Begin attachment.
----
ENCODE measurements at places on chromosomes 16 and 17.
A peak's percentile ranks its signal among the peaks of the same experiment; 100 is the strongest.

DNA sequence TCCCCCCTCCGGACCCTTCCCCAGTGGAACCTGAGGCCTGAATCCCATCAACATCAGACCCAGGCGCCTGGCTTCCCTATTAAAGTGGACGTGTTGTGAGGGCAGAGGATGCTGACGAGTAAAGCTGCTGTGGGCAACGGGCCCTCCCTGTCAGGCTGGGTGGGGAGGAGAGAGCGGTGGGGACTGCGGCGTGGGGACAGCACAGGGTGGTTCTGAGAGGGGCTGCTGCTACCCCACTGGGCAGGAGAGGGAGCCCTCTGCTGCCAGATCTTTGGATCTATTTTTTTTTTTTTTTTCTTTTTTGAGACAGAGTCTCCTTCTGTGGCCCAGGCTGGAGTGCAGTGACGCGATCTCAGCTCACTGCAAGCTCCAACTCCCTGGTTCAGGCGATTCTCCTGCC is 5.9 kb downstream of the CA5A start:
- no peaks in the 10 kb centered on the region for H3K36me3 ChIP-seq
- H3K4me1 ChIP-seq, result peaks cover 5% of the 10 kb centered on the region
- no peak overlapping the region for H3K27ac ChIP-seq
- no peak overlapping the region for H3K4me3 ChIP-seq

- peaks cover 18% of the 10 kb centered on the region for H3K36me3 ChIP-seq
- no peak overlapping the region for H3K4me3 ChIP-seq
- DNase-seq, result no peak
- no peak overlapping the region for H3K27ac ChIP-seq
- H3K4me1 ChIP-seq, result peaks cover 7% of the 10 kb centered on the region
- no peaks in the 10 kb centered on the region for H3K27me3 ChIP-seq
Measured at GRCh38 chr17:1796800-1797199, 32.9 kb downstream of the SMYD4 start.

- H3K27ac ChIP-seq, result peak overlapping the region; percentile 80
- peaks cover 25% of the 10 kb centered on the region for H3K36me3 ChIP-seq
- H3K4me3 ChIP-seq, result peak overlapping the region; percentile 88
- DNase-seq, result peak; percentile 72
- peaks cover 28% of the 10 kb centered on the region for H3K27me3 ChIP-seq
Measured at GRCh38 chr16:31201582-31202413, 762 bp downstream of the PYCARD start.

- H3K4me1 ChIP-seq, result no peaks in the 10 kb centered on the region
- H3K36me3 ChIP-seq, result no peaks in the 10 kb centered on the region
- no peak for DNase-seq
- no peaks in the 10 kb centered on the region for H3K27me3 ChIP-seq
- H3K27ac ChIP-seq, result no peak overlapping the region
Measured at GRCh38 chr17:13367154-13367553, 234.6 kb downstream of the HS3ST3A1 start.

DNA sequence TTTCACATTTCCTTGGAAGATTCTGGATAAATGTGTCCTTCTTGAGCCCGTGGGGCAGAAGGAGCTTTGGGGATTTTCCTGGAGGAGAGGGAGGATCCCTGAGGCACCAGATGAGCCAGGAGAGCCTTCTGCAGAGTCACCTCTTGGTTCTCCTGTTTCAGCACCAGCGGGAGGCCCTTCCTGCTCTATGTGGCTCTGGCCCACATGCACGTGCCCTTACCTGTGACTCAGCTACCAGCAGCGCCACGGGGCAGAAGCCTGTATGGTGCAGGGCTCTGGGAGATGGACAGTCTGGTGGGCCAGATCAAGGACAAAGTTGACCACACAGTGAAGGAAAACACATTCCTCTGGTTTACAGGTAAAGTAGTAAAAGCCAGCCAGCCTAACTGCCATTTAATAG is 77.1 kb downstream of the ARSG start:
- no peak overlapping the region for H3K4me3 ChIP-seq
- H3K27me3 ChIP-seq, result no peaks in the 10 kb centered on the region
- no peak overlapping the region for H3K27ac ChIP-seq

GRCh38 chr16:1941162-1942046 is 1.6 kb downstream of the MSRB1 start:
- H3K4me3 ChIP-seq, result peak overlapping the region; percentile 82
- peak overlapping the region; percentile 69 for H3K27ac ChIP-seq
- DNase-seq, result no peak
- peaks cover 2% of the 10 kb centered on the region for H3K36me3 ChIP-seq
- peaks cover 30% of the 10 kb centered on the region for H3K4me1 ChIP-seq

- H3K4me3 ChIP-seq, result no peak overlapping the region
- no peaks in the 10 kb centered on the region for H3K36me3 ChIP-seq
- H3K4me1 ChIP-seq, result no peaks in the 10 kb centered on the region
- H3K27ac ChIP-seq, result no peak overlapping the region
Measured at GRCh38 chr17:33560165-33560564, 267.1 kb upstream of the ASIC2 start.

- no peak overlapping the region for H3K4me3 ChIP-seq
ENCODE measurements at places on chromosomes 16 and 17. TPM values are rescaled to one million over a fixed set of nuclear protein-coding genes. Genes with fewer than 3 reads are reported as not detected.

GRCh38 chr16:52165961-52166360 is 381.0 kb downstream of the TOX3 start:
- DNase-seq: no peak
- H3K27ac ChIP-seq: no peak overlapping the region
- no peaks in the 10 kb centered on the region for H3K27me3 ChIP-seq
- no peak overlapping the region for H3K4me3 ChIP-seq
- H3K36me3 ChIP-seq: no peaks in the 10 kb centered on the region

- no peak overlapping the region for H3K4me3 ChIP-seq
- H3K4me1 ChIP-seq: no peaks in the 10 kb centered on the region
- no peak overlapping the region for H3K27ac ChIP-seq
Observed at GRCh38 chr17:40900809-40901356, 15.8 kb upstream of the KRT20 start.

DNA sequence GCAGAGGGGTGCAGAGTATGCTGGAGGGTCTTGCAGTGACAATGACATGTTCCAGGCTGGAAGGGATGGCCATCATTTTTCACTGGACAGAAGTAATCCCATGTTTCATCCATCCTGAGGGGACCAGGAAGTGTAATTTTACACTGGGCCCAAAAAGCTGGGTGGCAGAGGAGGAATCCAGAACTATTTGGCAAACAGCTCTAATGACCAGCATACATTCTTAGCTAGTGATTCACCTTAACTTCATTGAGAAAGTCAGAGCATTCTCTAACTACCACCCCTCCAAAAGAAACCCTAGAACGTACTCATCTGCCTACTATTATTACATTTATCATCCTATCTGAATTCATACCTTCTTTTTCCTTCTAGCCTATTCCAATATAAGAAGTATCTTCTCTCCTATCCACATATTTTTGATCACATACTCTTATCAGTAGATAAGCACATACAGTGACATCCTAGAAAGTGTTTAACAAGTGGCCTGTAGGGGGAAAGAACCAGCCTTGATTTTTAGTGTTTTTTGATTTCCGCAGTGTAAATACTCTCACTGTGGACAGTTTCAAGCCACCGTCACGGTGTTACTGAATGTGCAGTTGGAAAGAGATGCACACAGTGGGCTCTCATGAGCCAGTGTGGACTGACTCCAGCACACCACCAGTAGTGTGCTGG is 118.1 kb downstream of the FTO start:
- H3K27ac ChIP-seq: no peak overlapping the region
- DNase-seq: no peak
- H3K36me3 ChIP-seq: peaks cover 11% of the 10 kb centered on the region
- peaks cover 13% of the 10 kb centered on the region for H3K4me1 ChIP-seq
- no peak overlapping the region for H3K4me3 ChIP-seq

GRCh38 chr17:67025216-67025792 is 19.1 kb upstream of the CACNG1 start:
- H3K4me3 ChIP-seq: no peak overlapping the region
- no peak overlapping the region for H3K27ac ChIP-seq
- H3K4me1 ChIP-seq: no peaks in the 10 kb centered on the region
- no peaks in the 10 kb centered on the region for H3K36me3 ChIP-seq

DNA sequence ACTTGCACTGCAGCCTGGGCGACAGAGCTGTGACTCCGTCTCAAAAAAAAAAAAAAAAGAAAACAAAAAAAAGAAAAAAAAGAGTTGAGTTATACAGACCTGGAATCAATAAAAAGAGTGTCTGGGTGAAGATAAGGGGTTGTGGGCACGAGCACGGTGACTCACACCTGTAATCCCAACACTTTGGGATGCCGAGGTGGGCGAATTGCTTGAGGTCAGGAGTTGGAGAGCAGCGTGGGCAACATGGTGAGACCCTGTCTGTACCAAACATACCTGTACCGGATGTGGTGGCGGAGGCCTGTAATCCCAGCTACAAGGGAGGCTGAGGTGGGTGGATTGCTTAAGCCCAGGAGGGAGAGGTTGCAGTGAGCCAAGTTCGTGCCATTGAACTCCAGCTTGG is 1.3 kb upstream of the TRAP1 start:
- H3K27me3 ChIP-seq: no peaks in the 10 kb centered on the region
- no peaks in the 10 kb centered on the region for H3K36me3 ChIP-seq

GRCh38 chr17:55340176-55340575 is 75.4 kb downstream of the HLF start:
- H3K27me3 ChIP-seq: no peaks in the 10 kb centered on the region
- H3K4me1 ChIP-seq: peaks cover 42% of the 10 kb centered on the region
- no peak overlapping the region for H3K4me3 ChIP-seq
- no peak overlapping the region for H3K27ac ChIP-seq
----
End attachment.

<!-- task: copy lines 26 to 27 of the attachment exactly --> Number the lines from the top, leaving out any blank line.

Measured at GRCh38 chr17:13367154-13367553, 234.6 kb downstream of the HS3ST3A1 start.

DNA sequence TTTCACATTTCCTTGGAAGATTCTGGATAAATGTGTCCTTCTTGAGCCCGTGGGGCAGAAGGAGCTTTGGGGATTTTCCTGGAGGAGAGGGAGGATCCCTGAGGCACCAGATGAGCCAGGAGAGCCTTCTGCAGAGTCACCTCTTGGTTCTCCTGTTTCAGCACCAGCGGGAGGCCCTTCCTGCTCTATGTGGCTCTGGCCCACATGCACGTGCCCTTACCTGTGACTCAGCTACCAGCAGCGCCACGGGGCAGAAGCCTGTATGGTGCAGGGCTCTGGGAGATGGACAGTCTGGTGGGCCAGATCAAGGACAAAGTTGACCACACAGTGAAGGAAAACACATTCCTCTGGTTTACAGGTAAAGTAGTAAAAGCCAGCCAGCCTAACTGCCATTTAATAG is 77.1 kb downstream of the ARSG start: